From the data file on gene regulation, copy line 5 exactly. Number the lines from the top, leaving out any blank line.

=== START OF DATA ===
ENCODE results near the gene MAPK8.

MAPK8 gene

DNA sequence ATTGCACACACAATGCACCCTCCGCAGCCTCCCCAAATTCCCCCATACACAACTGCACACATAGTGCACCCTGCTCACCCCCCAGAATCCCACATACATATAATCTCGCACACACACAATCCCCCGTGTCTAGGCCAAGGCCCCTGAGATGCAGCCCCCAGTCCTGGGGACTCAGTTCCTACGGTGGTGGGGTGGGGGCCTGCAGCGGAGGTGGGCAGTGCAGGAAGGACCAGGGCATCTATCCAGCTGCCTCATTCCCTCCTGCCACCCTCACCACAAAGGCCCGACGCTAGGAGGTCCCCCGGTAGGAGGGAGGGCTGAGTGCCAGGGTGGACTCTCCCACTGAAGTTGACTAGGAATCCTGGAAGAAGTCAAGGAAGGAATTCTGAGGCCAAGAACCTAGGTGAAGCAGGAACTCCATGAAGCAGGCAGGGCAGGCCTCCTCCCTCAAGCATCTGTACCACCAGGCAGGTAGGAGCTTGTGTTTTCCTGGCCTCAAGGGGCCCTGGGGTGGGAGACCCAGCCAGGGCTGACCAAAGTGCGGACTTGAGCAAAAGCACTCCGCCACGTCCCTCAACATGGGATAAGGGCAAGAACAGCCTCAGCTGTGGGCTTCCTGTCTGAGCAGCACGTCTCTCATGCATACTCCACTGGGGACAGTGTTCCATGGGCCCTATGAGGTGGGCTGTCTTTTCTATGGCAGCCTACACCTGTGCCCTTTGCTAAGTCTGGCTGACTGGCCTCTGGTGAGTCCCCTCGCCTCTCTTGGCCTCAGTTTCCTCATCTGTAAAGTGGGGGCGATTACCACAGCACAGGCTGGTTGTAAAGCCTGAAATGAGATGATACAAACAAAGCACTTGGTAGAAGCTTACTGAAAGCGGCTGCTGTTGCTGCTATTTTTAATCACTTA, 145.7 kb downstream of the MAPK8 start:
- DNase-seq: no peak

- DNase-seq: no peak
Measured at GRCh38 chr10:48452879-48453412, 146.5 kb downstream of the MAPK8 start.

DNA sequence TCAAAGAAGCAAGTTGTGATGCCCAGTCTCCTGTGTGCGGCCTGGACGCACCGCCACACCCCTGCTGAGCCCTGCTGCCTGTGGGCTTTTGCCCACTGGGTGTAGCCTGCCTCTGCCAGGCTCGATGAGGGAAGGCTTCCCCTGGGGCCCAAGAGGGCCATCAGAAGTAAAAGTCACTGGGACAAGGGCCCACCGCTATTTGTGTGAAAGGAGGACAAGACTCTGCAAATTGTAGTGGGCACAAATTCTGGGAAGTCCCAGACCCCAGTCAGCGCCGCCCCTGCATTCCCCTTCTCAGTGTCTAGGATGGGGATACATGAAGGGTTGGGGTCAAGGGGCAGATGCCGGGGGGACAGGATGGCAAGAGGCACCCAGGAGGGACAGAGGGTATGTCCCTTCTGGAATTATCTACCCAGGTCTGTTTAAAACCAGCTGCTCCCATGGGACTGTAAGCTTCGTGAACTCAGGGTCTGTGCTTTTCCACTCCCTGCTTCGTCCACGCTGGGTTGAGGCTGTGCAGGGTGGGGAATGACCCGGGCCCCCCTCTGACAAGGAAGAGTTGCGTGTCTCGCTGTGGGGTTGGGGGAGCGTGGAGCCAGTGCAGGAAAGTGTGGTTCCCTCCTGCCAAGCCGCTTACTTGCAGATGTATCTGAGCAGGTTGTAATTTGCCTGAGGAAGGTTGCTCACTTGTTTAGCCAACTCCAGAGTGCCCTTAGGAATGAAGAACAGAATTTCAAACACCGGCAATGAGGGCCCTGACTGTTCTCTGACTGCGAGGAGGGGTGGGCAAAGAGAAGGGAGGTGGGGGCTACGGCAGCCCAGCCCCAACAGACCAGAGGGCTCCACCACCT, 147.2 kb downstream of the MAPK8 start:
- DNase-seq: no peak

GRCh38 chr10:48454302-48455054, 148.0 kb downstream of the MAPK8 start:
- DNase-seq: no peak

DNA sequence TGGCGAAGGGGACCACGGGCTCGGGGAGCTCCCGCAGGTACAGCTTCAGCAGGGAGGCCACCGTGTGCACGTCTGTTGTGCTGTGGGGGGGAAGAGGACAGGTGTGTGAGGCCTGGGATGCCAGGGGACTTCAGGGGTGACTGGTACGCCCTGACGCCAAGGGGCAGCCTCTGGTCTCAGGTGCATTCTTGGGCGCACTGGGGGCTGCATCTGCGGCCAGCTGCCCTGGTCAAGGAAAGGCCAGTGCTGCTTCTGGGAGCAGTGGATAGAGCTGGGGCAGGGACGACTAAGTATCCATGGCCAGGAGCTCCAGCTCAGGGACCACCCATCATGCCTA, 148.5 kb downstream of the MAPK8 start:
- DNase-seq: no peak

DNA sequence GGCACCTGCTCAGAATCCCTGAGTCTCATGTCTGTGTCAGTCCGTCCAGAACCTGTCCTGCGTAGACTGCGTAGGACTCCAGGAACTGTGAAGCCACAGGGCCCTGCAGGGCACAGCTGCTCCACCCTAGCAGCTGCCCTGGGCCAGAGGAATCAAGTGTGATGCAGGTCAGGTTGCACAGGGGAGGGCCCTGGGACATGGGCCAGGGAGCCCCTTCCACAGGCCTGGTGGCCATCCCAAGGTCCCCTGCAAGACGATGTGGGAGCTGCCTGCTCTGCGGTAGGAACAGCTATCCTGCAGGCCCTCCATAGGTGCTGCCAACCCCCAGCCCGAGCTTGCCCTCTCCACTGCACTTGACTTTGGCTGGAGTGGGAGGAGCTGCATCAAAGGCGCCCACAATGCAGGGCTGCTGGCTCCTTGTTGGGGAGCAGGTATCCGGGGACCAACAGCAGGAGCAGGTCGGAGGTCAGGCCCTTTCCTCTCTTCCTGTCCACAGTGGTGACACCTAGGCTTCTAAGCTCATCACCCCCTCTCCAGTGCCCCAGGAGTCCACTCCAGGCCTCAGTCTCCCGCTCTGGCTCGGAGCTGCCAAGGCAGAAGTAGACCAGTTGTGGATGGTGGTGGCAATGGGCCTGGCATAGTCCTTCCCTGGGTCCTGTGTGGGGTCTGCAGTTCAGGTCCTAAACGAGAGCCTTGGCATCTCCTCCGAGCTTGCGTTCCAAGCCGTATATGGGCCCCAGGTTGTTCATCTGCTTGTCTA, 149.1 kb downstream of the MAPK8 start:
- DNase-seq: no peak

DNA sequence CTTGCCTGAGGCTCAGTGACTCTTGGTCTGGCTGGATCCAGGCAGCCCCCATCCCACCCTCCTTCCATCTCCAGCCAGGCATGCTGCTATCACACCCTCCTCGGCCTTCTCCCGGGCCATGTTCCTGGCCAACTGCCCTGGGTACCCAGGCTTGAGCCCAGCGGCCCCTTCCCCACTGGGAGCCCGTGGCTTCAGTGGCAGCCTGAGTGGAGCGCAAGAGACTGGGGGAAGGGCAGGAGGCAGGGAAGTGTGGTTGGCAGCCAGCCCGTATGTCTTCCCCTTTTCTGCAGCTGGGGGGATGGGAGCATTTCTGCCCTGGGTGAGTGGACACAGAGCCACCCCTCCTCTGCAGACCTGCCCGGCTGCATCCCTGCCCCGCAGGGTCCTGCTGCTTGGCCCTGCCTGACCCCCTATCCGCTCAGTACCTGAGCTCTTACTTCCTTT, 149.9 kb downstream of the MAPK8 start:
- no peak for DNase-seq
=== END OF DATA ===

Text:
- DNase-seq: no peak